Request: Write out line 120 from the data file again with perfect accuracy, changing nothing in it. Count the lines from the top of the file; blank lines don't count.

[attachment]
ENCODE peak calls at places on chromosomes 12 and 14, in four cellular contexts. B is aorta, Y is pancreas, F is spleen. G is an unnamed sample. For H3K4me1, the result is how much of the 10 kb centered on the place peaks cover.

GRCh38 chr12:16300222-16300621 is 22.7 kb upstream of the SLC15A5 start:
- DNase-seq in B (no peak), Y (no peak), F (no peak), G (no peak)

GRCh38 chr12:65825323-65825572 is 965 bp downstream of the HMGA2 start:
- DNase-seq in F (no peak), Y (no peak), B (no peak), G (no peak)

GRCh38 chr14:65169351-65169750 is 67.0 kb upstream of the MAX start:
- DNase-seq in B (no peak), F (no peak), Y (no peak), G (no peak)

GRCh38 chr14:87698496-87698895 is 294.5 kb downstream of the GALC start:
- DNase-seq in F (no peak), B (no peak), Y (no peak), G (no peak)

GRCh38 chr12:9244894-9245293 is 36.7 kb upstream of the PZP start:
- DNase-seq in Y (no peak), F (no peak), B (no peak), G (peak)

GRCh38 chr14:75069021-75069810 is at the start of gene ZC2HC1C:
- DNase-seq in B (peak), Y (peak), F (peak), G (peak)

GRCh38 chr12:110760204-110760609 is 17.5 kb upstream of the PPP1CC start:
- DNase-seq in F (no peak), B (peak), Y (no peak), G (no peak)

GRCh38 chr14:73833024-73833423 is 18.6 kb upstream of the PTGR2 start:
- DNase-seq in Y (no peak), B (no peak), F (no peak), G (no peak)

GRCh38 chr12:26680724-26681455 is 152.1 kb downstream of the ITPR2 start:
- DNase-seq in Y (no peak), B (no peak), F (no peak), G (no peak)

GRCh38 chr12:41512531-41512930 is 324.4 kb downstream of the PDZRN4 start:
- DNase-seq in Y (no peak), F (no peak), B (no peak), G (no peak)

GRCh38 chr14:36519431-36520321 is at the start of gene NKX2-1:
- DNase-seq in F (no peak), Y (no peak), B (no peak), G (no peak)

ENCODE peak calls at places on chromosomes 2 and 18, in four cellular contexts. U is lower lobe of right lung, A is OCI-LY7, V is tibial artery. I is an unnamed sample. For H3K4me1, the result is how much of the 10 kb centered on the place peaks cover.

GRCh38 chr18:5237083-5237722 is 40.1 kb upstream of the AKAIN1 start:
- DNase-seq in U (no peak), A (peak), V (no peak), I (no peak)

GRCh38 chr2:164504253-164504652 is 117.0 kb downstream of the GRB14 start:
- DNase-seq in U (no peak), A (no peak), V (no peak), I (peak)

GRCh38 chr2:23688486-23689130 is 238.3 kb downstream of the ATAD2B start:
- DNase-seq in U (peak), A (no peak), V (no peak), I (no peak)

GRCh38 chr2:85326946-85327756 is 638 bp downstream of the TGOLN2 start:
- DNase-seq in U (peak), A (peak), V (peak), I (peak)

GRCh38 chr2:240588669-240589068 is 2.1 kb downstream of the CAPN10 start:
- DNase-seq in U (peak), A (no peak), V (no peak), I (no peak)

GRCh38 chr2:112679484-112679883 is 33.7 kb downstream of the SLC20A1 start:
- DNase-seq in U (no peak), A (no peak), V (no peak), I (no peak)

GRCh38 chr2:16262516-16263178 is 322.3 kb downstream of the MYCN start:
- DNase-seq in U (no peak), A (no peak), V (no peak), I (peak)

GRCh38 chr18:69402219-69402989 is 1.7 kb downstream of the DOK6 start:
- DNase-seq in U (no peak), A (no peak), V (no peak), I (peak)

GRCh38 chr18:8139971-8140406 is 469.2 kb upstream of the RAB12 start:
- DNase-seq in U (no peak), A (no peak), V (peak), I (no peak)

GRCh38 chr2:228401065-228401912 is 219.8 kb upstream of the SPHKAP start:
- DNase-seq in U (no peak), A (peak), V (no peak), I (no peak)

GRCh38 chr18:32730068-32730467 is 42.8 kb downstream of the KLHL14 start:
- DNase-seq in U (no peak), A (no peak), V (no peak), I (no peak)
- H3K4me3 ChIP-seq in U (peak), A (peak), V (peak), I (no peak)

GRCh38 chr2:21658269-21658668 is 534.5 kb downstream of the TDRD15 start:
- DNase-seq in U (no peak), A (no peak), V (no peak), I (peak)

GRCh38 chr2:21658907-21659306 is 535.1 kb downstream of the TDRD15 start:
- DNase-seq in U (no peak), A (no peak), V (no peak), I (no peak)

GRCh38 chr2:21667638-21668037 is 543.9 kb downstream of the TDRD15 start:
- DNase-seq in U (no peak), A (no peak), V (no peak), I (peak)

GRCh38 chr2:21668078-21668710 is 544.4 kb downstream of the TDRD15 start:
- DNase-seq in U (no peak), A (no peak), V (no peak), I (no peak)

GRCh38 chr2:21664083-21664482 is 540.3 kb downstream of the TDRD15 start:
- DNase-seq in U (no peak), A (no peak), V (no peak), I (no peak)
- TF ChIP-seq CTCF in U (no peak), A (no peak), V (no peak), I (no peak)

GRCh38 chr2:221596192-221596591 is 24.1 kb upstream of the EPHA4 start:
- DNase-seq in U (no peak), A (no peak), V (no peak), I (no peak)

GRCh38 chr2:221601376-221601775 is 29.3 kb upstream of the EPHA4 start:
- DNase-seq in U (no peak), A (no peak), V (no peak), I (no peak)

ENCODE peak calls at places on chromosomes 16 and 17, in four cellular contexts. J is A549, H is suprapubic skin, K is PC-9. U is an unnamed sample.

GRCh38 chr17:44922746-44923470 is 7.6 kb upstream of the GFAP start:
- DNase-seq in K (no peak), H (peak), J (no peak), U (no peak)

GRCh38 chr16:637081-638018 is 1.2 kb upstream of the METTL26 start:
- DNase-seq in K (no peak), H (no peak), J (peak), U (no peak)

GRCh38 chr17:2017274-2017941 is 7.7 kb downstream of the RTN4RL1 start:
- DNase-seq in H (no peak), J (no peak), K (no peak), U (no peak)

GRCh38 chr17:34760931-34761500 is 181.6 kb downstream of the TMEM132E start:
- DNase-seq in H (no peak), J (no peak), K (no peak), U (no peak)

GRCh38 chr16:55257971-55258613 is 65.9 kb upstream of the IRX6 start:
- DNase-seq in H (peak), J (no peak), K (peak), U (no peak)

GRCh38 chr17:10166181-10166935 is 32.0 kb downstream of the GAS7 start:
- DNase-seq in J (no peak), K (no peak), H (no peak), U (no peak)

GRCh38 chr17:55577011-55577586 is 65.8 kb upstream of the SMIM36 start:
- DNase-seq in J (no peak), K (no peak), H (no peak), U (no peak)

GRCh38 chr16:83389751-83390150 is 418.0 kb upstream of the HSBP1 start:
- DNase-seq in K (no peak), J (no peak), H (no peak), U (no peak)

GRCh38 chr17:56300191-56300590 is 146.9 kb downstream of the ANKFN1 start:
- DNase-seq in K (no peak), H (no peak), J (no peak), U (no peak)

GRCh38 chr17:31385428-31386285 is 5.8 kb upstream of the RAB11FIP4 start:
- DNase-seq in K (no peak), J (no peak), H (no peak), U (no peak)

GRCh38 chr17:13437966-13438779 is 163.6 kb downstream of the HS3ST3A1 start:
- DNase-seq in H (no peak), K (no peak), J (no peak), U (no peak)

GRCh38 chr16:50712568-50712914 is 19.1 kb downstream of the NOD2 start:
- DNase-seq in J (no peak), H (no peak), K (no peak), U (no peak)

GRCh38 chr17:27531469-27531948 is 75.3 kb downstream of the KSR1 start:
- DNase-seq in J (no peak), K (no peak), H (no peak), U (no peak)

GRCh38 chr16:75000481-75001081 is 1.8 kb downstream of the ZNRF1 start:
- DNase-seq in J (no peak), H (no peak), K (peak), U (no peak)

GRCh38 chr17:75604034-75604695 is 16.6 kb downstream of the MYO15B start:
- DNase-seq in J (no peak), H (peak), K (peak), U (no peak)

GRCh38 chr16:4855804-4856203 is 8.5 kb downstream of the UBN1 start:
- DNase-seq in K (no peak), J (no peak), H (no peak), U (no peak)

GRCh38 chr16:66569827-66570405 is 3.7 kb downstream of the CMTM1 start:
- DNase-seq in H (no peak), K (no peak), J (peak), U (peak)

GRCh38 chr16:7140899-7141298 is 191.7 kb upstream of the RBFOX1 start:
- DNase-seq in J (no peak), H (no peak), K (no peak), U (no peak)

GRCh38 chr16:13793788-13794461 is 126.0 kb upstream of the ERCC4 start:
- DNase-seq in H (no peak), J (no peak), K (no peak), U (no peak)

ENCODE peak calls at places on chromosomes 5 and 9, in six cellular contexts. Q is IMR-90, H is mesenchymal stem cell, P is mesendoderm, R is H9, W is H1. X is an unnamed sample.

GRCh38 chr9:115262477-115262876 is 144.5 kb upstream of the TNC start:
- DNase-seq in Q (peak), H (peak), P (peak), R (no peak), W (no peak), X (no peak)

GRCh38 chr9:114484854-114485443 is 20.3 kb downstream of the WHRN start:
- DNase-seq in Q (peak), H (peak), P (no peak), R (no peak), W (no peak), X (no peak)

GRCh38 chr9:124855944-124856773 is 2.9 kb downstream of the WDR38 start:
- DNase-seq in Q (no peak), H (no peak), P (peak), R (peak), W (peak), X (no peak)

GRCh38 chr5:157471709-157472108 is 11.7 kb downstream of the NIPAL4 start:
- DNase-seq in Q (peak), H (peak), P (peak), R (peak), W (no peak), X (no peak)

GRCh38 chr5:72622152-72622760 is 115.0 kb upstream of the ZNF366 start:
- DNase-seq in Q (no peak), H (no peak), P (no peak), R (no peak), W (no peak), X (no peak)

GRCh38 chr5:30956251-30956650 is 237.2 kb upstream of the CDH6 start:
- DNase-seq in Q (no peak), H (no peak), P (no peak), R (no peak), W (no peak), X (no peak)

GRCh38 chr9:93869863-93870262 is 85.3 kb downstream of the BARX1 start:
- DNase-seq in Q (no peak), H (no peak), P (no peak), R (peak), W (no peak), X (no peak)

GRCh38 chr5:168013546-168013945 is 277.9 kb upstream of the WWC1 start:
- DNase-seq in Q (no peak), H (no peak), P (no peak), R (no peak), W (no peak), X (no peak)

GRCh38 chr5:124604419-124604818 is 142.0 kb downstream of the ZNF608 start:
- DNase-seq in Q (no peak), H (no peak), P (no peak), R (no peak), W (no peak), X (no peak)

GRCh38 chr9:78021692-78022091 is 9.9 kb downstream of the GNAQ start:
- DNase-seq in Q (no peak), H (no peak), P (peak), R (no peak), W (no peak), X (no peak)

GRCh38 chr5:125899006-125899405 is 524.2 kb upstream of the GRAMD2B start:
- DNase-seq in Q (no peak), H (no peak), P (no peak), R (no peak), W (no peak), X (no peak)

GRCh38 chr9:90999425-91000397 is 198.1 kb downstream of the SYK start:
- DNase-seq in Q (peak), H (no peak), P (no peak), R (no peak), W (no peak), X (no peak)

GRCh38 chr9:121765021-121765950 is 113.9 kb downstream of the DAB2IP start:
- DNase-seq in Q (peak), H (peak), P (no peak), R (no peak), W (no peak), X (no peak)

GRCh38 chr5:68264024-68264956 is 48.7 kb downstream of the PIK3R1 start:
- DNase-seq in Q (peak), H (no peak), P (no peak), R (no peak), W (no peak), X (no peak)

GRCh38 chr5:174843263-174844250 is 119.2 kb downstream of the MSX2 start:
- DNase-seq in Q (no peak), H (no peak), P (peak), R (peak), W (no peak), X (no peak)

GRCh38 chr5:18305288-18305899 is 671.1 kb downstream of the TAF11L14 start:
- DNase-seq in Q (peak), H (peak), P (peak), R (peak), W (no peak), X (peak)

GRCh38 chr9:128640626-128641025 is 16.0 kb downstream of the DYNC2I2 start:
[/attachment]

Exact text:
- DNase-seq in Q (no peak), H (no peak), P (no peak), R (no peak), W (no peak), X (no peak)